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15-05-2012 | Article

Consider industrial action with care

There is no peace and quiet being a GP. There is always something happening either on the contractual or clinical front, with virtually no time to pause for breath. The latest issue is the BMA vote on industrial action running from 14-29 May. As explained in a recent univadis GP News article the ballot is asking doctors two questions: whether they are willing to take part in industrial action short of a strike, and whether they are willing to take part in a strike, with the BMA urging members to vote "yes" to both questions (click here).

In my opinion and speaking in a purely personal capacity, I do not see any strong advantage from taking any form of industrial action. I cannot believe a government will agree to demands from well-paid doctors when there is economic doom and gloom up and down the country. In this case, what are the alternatives for us?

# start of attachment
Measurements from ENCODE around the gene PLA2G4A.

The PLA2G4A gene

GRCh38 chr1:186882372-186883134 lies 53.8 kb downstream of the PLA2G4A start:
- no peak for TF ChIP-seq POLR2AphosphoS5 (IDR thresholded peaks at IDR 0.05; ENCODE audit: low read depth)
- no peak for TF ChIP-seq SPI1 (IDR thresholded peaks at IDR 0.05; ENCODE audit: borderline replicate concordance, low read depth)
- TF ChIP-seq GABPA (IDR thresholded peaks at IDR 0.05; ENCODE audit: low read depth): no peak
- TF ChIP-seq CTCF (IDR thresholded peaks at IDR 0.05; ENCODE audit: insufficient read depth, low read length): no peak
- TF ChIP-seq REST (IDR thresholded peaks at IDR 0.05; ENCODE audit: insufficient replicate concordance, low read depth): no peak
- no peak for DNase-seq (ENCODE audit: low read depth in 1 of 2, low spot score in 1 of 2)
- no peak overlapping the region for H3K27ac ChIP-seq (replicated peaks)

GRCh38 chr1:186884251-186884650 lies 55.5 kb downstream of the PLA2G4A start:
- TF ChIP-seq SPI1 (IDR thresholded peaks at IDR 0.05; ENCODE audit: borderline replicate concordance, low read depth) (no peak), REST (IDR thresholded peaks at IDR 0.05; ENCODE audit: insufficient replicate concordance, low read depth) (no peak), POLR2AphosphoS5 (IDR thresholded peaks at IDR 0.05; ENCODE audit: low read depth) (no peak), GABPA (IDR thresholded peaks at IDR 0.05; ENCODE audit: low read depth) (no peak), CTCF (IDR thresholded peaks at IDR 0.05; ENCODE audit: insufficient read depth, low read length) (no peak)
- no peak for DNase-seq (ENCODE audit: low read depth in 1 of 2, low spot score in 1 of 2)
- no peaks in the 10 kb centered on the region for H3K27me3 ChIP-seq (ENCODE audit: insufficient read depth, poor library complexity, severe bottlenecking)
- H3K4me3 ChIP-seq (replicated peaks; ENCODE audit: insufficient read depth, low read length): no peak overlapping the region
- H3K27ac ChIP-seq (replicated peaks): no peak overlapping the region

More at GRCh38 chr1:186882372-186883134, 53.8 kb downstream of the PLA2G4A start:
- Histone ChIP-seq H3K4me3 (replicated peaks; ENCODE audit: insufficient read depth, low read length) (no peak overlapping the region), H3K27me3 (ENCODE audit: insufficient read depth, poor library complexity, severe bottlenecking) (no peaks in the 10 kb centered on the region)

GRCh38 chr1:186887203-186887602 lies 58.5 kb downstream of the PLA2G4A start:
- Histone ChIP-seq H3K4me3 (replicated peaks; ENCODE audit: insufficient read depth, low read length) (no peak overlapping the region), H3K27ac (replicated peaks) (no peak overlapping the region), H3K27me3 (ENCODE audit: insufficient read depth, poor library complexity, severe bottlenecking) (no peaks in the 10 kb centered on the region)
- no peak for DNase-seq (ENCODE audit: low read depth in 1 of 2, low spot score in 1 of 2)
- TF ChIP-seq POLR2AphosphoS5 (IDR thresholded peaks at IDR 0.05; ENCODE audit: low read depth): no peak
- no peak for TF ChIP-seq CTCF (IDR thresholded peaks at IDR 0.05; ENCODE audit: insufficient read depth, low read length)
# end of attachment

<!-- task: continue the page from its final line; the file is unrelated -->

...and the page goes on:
Well, we can remain vociferous and keep on making our case to the public, media and anyone else that cares to listen to us. However other factors may come around to support our case. According to GP magazine, GP consultations will continue to rise (click here). But will the GPs be there to meet the demand? According to a recent article published in The Times on 8 May there will be a shortage of GPs in the near future (click here for article, behind paywall). The headline pronounced: "Skills shortage looms for NHS with one in four GPs due to retire", while the article expressed concern that there may not be enough replacements.

Of course, there may be room for more efficiency gains, but that will still not necessarily be enough, meaning that market forces come into play. We can hope that the economy will have picked up enough in a few years' time to fund an expansion of the primary care workforce. However, that it is further in the future and does not address the present decision over which way to vote. Please give this issue serious consideration and consider the arguments from all sides and then make an informed decision.

Best wishes,

Harry

Dr Harry Brown, editor-in-chief univadis

By Dr Harry Brown